How about if we start there? What if Jesus-followers across the country and around the world just saw and loved the people in front of us? What if we stopped shaking our fists and really cared about individuals in ways that showed we were devoted to them? What if we cared about the widow, the fatherless, and the foreigner? What if we looked after the sick, the homeless, the marginalized, the disgraced? What impact would that have?

I’d like to find out. Wouldn’t you?

It is written; Christ is risen. Jesus, you are Lord of all.

“Stronger” Hillsong Worship

The power of the positive call

On Tuesday night, at the Washtenaw County Courthouse, I sat for over seven hours in a conference room with two young men — Rick and Christopher.  They had been hired by the Associated Press to report the vote count, just like I had been hired by Reuters. These guys were old pros, I was the rookie.  They had done this job all through undergrad and were now in law school and pharmacy school, respectively.  They each had to get up for 8:50 class the next morning, but were glad to stay up late phoning in results because AP pays them ‘a ridiculous amount of money’.

You can’t sit in a room with two others for that long without having a little bit of banter going back and forth, even if you are making phone calls or entering data into an app. (Isn’t it cute that the young guys had to call in their data and the middle aged woman got to use her app?) We all had our Mac books open and were watching the screens for updated counts.  We were also clicking on news websites to see how the media were reporting the results.

One of the guys observed that the media only reports the bad stuff that politicians do.  He asked, what would it be like if every day at the end of the day, someone announced only your mistakes and none of your accomplishments?

Today in Ann Arbor, a middle aged woman slept in very late, stayed in her pajamas until mid afternoon, didn’t comb her hair at all, forgot to feed the dog, left dirty dishes in the sink, and ignored a call from a friend. 

Wow.  What a loser. I would prefer the following:

Today in Ann Arbor, a lovely wife and mother enjoyed a luxurious morning of rest, was greeted by her loving golden retriever, shared lunch with her husband, enjoyed a work out at the local gym, and made delicious black bean nachos for dinner. 

I asked the guys what would happen if at the end of each day the news media reported all the cool things that the president and his ‘buddies’ accomplished?  One of them quickly replied, “We would turn the channel.”

Can you imagine it?

Today in Washington, for the two thousandth day in a row, the president arrived in the oval office, dressed and pressed, at six a.m.  He led his staff meeting, gave a press conference, met with a foreign dignitary, and consulted with the joint chiefs, all before his noon lunch meeting with the secretary of education. 

Instead we get carefully constructed sound bytes meant, quite frankly, to draw viewers and increase ratings. Almost without exception, they are framed as bad news.  And, hey, we’re human. We can’t turn away when we see the collision on the side of the road.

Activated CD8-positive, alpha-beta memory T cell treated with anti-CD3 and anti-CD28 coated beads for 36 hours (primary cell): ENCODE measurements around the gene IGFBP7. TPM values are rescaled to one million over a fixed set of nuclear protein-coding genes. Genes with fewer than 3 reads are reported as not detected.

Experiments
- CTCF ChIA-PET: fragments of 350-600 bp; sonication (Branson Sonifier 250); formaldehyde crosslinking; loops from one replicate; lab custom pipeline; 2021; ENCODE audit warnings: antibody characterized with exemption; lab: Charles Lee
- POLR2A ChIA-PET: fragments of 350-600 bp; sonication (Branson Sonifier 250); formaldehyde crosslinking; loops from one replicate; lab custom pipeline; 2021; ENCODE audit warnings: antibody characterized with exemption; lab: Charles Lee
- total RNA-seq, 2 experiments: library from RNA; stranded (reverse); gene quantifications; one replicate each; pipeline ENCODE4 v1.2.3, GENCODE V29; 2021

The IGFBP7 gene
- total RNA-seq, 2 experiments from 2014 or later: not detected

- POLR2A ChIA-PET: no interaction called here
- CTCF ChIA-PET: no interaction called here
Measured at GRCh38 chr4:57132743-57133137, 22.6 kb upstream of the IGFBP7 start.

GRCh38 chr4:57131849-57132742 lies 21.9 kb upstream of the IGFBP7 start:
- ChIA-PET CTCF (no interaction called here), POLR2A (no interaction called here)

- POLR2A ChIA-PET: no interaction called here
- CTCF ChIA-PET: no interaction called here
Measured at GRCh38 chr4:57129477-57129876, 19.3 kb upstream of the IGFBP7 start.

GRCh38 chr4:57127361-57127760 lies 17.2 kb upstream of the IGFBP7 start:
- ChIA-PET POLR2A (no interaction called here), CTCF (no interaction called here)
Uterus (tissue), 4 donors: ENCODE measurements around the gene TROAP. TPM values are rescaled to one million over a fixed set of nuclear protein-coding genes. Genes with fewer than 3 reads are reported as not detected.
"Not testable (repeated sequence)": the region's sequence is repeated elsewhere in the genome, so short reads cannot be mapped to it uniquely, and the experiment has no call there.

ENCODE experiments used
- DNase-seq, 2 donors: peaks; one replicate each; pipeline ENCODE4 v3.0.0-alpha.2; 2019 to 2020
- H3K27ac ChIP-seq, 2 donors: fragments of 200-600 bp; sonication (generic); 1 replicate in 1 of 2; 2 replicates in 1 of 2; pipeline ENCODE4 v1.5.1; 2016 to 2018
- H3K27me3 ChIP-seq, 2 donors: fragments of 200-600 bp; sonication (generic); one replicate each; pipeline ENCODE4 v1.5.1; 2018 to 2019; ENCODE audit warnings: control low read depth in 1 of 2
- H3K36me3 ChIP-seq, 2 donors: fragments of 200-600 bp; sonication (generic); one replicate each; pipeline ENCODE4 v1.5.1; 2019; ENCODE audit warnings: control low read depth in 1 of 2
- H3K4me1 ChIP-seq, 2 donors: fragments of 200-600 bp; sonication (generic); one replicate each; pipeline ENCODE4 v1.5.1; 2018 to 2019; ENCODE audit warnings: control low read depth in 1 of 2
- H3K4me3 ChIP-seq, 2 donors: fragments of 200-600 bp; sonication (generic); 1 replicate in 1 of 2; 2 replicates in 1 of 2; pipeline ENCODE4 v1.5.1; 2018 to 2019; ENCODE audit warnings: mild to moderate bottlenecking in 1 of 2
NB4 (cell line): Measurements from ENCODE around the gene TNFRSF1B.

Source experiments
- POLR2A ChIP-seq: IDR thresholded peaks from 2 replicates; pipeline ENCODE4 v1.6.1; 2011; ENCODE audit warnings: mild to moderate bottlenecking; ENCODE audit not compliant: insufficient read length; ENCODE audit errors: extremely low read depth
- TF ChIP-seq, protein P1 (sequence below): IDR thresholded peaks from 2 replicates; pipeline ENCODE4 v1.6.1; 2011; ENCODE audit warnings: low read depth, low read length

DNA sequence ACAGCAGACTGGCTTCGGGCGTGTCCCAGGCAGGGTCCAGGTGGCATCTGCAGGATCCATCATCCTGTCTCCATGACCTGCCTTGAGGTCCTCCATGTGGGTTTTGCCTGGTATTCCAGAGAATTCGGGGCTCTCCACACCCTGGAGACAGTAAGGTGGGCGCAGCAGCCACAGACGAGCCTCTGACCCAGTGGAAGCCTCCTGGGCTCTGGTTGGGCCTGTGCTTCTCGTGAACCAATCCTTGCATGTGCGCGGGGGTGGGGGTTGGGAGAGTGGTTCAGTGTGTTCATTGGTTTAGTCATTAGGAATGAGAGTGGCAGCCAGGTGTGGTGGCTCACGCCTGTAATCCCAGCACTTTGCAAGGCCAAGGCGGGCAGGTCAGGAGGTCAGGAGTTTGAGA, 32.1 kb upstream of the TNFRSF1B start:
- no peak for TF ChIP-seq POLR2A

And then, fueled on negativity, we rush out into our circles of people and  share ‘that horrible thing’ that we just saw on the the television.  “Did you hear…”

What would happen if we just as enthusiastically ran to our people and shared the good stuff that we see?  Well, first we would have to notice the good stuff, which might mean that we have to turn off the negativity for a moment. We might have to actually demand more of our media and insist that they report the good things that are happening in our nation.

Educators learned a long time ago the power of the positive call.  Imagine you are sitting down to dinner with your family, asking everyone, “how was your day?” when the phone rings.  “Hello, Mrs. Smith, this is Mrs. Rathje from Junior’s high school.  I just wanted to let you know that Junior arrived to class early today and straightened all the desks for me before everyone else arrived.  That really started my day off well and I just wanted to let you know what a fine young man you have.”

Did you smile when you glanced over at Junior who was sitting looking at his plate of meatloaf and mashed potatoes?  Did you walk back to the table, look Junior in the eyes, and say “That was your teacher, she said you made her day today.”  Did you see Junior look up, meet your eyes, and smile sheepishly? Did you see him sit up straighter when you beamed at him?  Did you hear him start to tell some details about his day?

It took the teacher time to make that phone call, but first it took a decision to notice the kid who was doing something right in addition to the one who was doing something wrong.  It’s easy to get consumed with putting out fires and noticing the troublemaker in the crowd.  In fact, some kids cause trouble just to get noticed.

It takes a mature, seasoned teacher to notice Junior in the back of the room doing what he is supposed to be doing for the two thousandth day in a row.  It takes a counter-cultural move to focus on him, to publicly praise him, and to celebrate his consistency with the people who care about him.

It’s not as exciting to report on what is going well, but it’s much more productive.  It draws people together instead of putting them at odds.  It breeds a spirit of celebration rather than cynicism.  It inspires a shared, “Go, team!” rather than a divisive, “You suck!”

I am not suggesting that we turn a blind eye to corruption or to real problems in the world. I’m just saying it might be nice to give the good and the bad equal time.

Ephesians 4:29

Let no unwholesome talk come out of your mouths, but only what is helpful

for building other up according to their needs,

that it may benefit those who listen.